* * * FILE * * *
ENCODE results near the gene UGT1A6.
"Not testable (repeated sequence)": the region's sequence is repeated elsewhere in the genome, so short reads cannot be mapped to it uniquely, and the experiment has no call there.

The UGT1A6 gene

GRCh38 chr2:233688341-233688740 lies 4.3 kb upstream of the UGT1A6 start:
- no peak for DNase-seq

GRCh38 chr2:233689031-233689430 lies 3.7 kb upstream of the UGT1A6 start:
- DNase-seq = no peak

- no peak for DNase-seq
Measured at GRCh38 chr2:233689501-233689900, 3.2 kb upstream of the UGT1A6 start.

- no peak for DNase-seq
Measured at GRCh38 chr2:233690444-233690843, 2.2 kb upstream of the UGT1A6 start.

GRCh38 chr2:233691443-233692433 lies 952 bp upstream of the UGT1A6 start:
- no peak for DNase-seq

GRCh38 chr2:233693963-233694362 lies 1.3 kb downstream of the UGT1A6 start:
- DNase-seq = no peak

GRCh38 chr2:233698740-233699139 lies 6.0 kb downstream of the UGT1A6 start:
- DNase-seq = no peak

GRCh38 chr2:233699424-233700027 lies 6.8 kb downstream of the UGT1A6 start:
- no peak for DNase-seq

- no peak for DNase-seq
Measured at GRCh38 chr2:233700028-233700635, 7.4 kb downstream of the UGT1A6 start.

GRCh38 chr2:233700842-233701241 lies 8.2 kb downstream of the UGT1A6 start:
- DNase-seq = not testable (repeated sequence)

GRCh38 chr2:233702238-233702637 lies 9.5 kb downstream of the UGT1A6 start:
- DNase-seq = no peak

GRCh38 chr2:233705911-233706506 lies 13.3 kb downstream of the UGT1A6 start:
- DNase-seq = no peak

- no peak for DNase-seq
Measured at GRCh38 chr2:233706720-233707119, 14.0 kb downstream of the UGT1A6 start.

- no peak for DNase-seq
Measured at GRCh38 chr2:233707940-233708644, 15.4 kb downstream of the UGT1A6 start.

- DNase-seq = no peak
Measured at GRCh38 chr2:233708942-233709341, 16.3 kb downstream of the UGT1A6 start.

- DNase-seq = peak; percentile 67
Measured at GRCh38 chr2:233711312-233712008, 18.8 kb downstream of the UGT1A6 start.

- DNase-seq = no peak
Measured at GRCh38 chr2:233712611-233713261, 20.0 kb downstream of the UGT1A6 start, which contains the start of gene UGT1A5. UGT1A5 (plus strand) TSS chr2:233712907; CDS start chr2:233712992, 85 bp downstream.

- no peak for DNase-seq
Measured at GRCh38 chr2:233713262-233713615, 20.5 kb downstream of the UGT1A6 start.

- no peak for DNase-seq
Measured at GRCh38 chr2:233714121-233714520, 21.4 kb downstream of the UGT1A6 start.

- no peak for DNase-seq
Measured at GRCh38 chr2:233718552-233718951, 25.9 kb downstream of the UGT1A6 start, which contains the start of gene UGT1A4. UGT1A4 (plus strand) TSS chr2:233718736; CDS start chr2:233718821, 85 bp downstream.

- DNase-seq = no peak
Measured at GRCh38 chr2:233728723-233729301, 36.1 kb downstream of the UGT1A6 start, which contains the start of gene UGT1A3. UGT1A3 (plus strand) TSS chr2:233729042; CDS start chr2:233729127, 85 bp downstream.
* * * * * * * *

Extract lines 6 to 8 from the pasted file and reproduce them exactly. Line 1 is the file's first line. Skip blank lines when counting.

GRCh38 chr2:233689031-233689430 lies 3.7 kb upstream of the UGT1A6 start:
- DNase-seq = no peak

- no peak for DNase-seq